Have you ever noticed that when you are forced to be very still, even at home where you are most comfortable, all you want at that point is the freedom to get out and move and live even the most mundane of lives, doing just about anything of your own choice anywhere but where you are? Now, I can manage to be still (albeit with much difficulty, because I come from a “keep moving” kind of family) but if and when I am stationary, I prefer it to be on my own terms. Forced stillness is unwelcome and even slightly maddening, especially if it comes as a result of the evils of sickness and incessant aches that come along with it. The body and the pain get into a battle for that incredibly limited territory of the mind, and there you are, caught in the crossfire. Diversion is welcome. Diversion is necessary.
Like a cloud
Enter a brood of feathery neighbors who floated into view like a cloud. They gently and quietly crashed my backyard party to help themselves to a meal from the bounty of worms I seem to be harvesting in my lawn. Slow and silent, these unassuming gate-crashers were not the least bit intimidated by me.
So I grabbed my camera and inched closer and mustered the strength to get a better look at who these uninvited party guests (who help themselves to my yard regularly) really are. These lovelies were all dressed up in pink and white with touches of black and slowly paraded in unison through my yard, beak to ground and back up again, repeatedly.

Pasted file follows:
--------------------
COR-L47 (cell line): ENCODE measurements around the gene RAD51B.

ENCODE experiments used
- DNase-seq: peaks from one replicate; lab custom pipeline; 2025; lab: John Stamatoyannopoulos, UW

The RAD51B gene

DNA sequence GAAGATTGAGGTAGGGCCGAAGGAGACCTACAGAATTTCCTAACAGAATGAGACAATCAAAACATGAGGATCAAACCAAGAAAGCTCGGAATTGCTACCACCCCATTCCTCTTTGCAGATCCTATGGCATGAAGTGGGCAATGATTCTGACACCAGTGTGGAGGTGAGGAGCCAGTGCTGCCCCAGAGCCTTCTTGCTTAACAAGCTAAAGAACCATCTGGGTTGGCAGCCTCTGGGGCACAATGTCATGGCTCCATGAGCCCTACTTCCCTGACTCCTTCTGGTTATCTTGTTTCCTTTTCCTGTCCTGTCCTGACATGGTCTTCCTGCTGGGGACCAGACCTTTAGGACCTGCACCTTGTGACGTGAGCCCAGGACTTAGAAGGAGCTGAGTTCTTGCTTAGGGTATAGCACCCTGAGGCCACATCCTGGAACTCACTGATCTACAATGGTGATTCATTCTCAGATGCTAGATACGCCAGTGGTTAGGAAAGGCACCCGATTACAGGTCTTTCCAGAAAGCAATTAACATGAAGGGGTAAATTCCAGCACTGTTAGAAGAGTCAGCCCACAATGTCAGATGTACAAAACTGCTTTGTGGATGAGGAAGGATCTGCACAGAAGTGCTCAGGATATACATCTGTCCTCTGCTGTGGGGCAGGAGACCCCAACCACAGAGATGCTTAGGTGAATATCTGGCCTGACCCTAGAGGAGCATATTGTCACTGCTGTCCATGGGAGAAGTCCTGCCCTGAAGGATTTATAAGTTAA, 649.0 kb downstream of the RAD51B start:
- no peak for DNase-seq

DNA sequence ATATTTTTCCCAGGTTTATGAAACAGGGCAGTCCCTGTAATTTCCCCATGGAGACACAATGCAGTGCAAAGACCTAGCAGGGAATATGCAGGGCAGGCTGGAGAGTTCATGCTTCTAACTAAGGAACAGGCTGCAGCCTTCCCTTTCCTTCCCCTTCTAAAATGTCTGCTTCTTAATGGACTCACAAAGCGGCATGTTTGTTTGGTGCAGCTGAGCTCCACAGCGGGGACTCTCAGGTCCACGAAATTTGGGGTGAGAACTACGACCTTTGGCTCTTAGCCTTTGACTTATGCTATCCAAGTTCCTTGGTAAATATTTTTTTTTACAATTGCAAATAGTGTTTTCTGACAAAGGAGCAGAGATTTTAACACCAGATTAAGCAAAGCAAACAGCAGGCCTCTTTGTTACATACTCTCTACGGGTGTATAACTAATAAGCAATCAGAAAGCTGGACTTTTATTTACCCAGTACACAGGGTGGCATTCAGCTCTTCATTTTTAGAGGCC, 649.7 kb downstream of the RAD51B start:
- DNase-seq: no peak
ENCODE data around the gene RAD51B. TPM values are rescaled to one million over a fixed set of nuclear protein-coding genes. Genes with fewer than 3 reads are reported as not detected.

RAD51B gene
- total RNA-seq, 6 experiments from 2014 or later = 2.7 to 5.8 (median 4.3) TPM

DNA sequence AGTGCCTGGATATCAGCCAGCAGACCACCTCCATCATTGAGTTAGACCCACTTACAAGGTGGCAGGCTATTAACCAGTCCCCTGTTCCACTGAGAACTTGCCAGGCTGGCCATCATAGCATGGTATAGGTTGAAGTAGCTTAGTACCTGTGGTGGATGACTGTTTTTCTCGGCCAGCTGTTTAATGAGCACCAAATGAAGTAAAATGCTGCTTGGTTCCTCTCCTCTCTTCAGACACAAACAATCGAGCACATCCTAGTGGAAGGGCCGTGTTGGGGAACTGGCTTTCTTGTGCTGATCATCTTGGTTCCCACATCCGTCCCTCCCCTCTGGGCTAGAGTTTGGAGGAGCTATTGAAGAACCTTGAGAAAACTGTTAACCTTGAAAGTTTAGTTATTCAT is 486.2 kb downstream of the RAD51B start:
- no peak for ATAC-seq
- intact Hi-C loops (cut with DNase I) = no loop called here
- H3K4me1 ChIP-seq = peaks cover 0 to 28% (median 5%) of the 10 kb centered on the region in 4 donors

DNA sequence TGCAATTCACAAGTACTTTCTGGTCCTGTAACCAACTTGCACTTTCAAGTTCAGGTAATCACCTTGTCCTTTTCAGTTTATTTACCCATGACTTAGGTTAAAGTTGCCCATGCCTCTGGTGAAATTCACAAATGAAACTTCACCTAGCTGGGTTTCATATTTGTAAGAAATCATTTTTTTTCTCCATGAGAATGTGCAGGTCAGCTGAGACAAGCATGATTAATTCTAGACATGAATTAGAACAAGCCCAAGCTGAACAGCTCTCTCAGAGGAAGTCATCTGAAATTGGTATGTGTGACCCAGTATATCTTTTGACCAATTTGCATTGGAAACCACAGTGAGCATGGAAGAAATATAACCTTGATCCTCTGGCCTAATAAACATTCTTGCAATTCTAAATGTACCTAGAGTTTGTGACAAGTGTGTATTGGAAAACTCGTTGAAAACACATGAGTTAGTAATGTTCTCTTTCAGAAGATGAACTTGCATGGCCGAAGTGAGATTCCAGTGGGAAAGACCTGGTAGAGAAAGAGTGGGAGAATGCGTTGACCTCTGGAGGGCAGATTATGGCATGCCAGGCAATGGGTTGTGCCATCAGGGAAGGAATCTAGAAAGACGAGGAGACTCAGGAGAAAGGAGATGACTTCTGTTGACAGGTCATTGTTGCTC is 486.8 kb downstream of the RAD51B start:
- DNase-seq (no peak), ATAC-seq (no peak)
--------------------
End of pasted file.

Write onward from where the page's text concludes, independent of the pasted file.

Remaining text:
It wasn’t long before they were being stalked by a couple of little annoying panhandlers who wanted to get in on the action. The little beady-eyed guys flitted quickly about, swooping in and out, and they took to the ground and the quickly growing grass and got into the mix. They ran on agile little legs through the sea of long and bony ones, angry eyes glaring, doing little to secure their own meal, but apparently hoping to snatch a bit for themselves from the work of those willing to stick their necks out and put their beaks into the dirt and dig.
The little guys didn’t seem to fare too well in securing any food for their stomachs. They would have accomplished way more for all the energy they expended had they just done a little digging of their own. The worms seemed to be sticking their heads out of the ground just begging to be taken, but apparently that was too much work for them. Such is life on so many levels.
If you are like me, many of the characters that make up your neighborhood are probably overlooked, and maybe all but ignored as you hurry about your many chores. However, if you sit still, look closely and listen, you might see them in a new light, with a different perspective and a little more interest. There are tales to be told by the wildlife of Lake Park. Hopefully you won’t have to be held hostage by an unkind virus to enjoy the story.
Here’s a bit more of what I snapped from across the yard. Not exactly National Geographic, but just kind of fun to see up close and frozen in the moment. Enlarge any of the images on the page to full size by clicking on them..
There is a commission meeting this week. Here is the agenda: